58. Bram Dijkstra, Idols of Perversity: Fantasies of Feminine Evil in Fin-de-Siècle Culture (New York: Oxford University Press, 1986), p. vi. See also Alessandra Comini, "Posters from the War against Women," review of Dijkstra in the New York Times Book Review , February 1, 1987, pp. 13-14. [BACK]

59. Sloan's images were untitled in the Collier's article "Women March," by Mary Alden Hopkins (May 18, 1912), pp. 13 and 31. See Rowland Elzea and Elizabeth Hawkes, John Sloan, Spectator of Life (Wilmington: Delaware Art Museum, 1988), pp. 101-102. [BACK]

60. Carrie Chapman Catt, "Why Women Want to Vote," The Woman's Journal (January 9, 1915), p. 11, as quoted in Cott, The Grounding of Modern Feminism , p. 30. [BACK]

61. Cott, The Grounding of Modern Feminism , p. 30. [BACK]

62. Estelle B. Freedman, "The New Woman: Changing Views of Women in the 1920s," Journal of American History 61 (September 1974), p. 387. Freedman notes, for example, that male historians writing in the early 1930s, like Preston William Slosson and Frederick Lewis Allen, claimed that women were liberated but based their assessments on women's roles in the family, the home, and the fashion and entertainment industries. See Preston William Slosson, The Great Crusade and After: 1914-1928 (New York, 1930), pp. 130-161; and Frederick Lewis Allen, Only Yesterday: An Informal History of the Nineteen-Twenties , First Perennial Library edition (New York: Harper and Row, 1931; reprint, 1964). By contrast, Inez Haynes Irwin focused on organized women's activities and their political life in Angels and Amazons: A Hundred Years of American Women (Garden City, N.Y., 1933); see also Sophonisba P. Breckinridge, Women in the Twentieth Century: A Study of the Political, Social, and Economic Activities (New York, 1933). [BACK]

63. Cott, The Grounding of Modern Feminism , pp. 9-10, 20. [BACK]

64. Editor's statement, "The New Woman," Current History 27 (October 1927), p. 1. [BACK]

65. Cott, The Grounding of Modern Feminism , p. 272. [BACK]

66. Harriet Abbott, "What the Newest New Woman Is," Ladies Home Journal , August 1920, p. 154. [BACK]

67. Freedman in "The New Woman," p. 374, points out that between 1927 and 1933 there was a sudden proliferation of literature on the new woman, unequaled until the historical reassessment that began in the early 1960s. For an evaluation of these two stances toward feminism, see Cott, The Grounding of Modern Feminism , p. 271. [BACK]

68. Dorothy Dunbar Bromley, "Feminist—New Style," Harper's Monthly Magazine 155 (October 1927), p. 554. [BACK]

69. Bromley, p. 557. [BACK]

70. Lillian Symes, "Still a Man's Game: Reflections of a Slightly Tired Feminist," Harper's Monthly Magazine 158 (May 1929), p. 678. [BACK]

71. Symes, pp. 678-679. [BACK]

72. Lillian Symes, "The New Masculinism," Harper's Monthly Magazine 161 (June 1930), pp. 98-107. [BACK]

73. Symes, "Still a Man's Game," p. 678. [BACK]

74. Henry R. Carey, "This Two-Headed Monster—the Family," Harper's Monthly Magazine 156 (January 1928), p. 171; Symes, "The New Masculinism," pp. 98-107. Carey's piece was also a direct refutation of what he perceived as the rampant selfishness of the economically independent woman in Bromley's "Feminist—New Style." His "Virist—New Style'' also claimed independence from his job so he could become women's equal in "the art of recreation." [BACK]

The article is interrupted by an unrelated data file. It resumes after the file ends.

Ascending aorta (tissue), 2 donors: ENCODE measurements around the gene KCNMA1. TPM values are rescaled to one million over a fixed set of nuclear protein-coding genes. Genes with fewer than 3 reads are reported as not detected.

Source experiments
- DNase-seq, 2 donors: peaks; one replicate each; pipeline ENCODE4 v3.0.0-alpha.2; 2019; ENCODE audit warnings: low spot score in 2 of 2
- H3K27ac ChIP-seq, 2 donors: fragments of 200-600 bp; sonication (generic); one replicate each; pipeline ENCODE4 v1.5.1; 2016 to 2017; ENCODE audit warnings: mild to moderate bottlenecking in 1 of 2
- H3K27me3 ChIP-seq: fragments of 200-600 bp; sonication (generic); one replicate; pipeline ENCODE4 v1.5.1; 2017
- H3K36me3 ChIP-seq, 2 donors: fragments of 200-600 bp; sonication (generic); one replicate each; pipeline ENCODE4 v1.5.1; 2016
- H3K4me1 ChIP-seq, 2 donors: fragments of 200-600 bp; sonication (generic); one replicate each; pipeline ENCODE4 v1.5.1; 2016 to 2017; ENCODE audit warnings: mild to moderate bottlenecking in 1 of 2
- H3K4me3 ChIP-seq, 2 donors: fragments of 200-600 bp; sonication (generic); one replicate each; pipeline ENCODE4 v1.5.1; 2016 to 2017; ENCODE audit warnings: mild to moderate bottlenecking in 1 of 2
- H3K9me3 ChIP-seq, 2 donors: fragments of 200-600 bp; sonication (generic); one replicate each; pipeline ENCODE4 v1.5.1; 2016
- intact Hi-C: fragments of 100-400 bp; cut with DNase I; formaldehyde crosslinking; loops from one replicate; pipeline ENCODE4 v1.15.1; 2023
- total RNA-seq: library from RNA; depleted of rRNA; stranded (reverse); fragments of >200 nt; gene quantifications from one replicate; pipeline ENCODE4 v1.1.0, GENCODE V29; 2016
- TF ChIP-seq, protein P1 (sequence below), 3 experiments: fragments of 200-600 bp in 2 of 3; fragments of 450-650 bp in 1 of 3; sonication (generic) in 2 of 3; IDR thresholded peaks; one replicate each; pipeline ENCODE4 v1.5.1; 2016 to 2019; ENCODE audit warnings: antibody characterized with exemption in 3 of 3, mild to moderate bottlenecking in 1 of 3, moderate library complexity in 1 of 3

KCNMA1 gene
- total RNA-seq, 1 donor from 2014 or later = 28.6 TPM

75. Symes, "The New Masculinism," pp. 105-107. [BACK]

76. Lois Banner, Women in Modern America: A Brief History (New York: Harcourt Brace Jovanovich, 1974), p. 142. Rayna Rapp and Ellen Ross, "The Twenties' Backlash: Compulsory Heterosexuality, the Consumer Family, and the Waning of Feminism," in Class, Race, and Sex: The Dynamics of Control , ed. Amy Swerdlow and Hanna Lessinger (New York: Barnard College Women's Center; Boston: G. K. Hall, 1983), pp. 102-103. [BACK]

77. Elizabeth Onativia, "Give Us Our Privileges," Scribner's 87 (June 1930), p. 597. [BACK]

78. Banner, Women in Modern America , p. 142. [BACK]

79. Benjamin R. Andrews, "The Home Woman as Buyer and Controller of Consumption," Annals of the American Academy of Political and Social Science 163 (May 1929), p. 41. [BACK]

80. Lois Scharf, To Work and to Wed: Female Employment, Feminism, and the Great Depression , Contributions to Women's Studies no. 15 (Westport, Conn.: Greenwood Press, 1983), pp. 5-12. [BACK]

81. Before the franchise, the largest women's reform groups saw labor legislation as a device to win over women to the suffrage movement. Among groups supporting legislation were the Women's Trade Union League, the League of Women Voters, and the Women's Bureau. Alice Kessler-Harris, Out to Work: A History of Wage-Earning Women in the United States (New York: Oxford University Press, 1982), pp. 205-210. [BACK]

82. Cott, The Grounding of Modern Feminism , pp. 120-129; Rosalind Rosenberg, Beyond Separate Spheres: Intellectual Roots of Modern Feminism (New Haven: Yale University Press, 1982), xiii. [BACK]

83. Kessler-Harris, Out to Work , p. 206. [BACK]

84. Cott, The Grounding of Modern Feminism , pp. 73-74, 124-129; Rapp and Ross, "The Twenties' Backlash," p. 93. [BACK]

previous sub-section
next sub-section